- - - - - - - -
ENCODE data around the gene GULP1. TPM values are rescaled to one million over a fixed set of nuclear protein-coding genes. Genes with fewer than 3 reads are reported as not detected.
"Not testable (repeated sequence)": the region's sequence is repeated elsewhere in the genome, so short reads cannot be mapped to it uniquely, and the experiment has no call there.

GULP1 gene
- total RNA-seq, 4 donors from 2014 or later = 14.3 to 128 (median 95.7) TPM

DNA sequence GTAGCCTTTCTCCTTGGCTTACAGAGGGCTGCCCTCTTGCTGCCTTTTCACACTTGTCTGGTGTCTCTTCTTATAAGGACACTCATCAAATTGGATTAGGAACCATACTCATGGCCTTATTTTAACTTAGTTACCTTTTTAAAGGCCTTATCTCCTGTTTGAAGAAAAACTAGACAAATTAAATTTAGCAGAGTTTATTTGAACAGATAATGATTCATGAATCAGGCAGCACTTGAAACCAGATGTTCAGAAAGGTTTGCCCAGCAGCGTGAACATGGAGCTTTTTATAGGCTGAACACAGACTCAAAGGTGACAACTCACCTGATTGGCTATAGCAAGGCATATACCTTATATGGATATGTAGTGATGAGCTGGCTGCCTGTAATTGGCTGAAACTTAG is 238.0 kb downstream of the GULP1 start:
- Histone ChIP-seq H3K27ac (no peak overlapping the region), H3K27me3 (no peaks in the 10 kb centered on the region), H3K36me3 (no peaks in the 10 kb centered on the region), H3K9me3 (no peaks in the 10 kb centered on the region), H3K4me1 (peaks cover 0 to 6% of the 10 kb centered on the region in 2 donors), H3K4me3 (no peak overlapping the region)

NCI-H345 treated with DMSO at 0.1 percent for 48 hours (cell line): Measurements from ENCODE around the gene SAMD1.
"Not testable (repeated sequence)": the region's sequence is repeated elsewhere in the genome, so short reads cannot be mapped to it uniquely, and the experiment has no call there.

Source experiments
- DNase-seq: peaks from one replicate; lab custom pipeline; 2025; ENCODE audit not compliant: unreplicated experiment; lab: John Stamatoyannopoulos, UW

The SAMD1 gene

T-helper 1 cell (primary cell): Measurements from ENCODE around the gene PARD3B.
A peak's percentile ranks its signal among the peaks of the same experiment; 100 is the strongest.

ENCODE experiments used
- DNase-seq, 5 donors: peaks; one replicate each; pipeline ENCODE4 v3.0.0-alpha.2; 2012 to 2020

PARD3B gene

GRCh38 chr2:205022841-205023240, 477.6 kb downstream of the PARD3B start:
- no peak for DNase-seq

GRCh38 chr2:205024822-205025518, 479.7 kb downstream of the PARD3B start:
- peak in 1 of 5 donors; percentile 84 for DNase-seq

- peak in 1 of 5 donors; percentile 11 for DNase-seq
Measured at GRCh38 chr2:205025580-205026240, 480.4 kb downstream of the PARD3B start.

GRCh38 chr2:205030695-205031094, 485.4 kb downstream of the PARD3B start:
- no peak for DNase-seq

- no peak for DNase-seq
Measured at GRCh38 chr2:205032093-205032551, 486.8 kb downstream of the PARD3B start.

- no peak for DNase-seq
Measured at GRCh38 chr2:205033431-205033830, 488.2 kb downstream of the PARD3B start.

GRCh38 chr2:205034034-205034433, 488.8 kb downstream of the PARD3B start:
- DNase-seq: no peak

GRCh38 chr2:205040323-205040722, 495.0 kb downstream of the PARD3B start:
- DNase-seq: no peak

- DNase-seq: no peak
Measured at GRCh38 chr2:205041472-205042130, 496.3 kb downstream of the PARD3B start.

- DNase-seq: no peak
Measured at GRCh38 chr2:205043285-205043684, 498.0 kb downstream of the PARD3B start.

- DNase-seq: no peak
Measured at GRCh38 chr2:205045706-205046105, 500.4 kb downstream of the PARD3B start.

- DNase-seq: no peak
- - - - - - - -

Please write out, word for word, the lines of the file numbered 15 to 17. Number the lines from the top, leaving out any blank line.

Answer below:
- DNase-seq, 5 donors: peaks; one replicate each; pipeline ENCODE4 v3.0.0-alpha.2; 2012 to 2020

PARD3B gene

GRCh38 chr2:205022841-205023240, 477.6 kb downstream of the PARD3B start: